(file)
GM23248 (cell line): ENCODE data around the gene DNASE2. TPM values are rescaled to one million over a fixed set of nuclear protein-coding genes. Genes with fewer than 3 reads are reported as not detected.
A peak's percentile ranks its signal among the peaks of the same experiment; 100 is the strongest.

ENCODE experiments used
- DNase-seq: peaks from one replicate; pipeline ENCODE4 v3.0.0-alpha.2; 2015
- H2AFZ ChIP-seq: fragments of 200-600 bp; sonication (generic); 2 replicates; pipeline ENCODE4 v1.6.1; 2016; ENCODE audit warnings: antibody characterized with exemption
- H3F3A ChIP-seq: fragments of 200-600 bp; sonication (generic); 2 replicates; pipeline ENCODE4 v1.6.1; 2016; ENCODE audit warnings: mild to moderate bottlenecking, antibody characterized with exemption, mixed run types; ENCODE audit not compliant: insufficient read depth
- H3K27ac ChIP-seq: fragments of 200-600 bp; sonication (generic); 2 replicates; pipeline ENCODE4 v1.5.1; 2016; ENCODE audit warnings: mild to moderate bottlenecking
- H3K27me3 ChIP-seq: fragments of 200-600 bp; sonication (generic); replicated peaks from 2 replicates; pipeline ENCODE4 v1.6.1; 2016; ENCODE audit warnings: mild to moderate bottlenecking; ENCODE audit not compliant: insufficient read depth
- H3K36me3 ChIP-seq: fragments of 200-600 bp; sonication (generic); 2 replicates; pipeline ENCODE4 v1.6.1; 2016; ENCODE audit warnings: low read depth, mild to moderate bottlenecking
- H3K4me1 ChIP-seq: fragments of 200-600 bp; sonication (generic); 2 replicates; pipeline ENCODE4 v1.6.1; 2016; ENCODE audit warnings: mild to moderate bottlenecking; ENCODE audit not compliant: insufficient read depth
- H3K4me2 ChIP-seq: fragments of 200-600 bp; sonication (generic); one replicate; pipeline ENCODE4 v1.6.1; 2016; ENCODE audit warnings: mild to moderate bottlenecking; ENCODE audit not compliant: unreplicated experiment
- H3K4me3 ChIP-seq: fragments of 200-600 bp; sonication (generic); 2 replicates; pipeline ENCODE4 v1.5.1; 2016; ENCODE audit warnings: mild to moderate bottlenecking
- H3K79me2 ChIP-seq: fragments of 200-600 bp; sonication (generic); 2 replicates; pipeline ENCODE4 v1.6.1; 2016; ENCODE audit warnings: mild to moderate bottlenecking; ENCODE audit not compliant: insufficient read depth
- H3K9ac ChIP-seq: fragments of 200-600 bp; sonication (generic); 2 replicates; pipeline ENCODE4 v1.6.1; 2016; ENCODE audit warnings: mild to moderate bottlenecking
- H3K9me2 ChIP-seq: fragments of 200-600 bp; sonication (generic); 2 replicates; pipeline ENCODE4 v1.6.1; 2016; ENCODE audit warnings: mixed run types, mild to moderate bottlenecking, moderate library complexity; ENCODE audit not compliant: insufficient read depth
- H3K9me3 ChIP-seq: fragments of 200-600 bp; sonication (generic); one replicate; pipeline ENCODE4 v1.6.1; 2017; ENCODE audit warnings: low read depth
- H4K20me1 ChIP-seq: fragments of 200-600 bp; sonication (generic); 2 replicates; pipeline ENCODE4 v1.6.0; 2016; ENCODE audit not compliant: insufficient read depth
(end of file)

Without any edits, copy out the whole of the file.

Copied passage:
GM23248 (cell line): ENCODE data around the gene DNASE2. TPM values are rescaled to one million over a fixed set of nuclear protein-coding genes. Genes with fewer than 3 reads are reported as not detected.
A peak's percentile ranks its signal among the peaks of the same experiment; 100 is the strongest.

ENCODE experiments used
- DNase-seq: peaks from one replicate; pipeline ENCODE4 v3.0.0-alpha.2; 2015
- H2AFZ ChIP-seq: fragments of 200-600 bp; sonication (generic); 2 replicates; pipeline ENCODE4 v1.6.1; 2016; ENCODE audit warnings: antibody characterized with exemption
- H3F3A ChIP-seq: fragments of 200-600 bp; sonication (generic); 2 replicates; pipeline ENCODE4 v1.6.1; 2016; ENCODE audit warnings: mild to moderate bottlenecking, antibody characterized with exemption, mixed run types; ENCODE audit not compliant: insufficient read depth
- H3K27ac ChIP-seq: fragments of 200-600 bp; sonication (generic); 2 replicates; pipeline ENCODE4 v1.5.1; 2016; ENCODE audit warnings: mild to moderate bottlenecking
- H3K27me3 ChIP-seq: fragments of 200-600 bp; sonication (generic); replicated peaks from 2 replicates; pipeline ENCODE4 v1.6.1; 2016; ENCODE audit warnings: mild to moderate bottlenecking; ENCODE audit not compliant: insufficient read depth
- H3K36me3 ChIP-seq: fragments of 200-600 bp; sonication (generic); 2 replicates; pipeline ENCODE4 v1.6.1; 2016; ENCODE audit warnings: low read depth, mild to moderate bottlenecking
- H3K4me1 ChIP-seq: fragments of 200-600 bp; sonication (generic); 2 replicates; pipeline ENCODE4 v1.6.1; 2016; ENCODE audit warnings: mild to moderate bottlenecking; ENCODE audit not compliant: insufficient read depth
- H3K4me2 ChIP-seq: fragments of 200-600 bp; sonication (generic); one replicate; pipeline ENCODE4 v1.6.1; 2016; ENCODE audit warnings: mild to moderate bottlenecking; ENCODE audit not compliant: unreplicated experiment
- H3K4me3 ChIP-seq: fragments of 200-600 bp; sonication (generic); 2 replicates; pipeline ENCODE4 v1.5.1; 2016; ENCODE audit warnings: mild to moderate bottlenecking
- H3K79me2 ChIP-seq: fragments of 200-600 bp; sonication (generic); 2 replicates; pipeline ENCODE4 v1.6.1; 2016; ENCODE audit warnings: mild to moderate bottlenecking; ENCODE audit not compliant: insufficient read depth
- H3K9ac ChIP-seq: fragments of 200-600 bp; sonication (generic); 2 replicates; pipeline ENCODE4 v1.6.1; 2016; ENCODE audit warnings: mild to moderate bottlenecking
- H3K9me2 ChIP-seq: fragments of 200-600 bp; sonication (generic); 2 replicates; pipeline ENCODE4 v1.6.1; 2016; ENCODE audit warnings: mixed run types, mild to moderate bottlenecking, moderate library complexity; ENCODE audit not compliant: insufficient read depth
- H3K9me3 ChIP-seq: fragments of 200-600 bp; sonication (generic); one replicate; pipeline ENCODE4 v1.6.1; 2017; ENCODE audit warnings: low read depth
- H4K20me1 ChIP-seq: fragments of 200-600 bp; sonication (generic); 2 replicates; pipeline ENCODE4 v1.6.0; 2016; ENCODE audit not compliant: insufficient read depth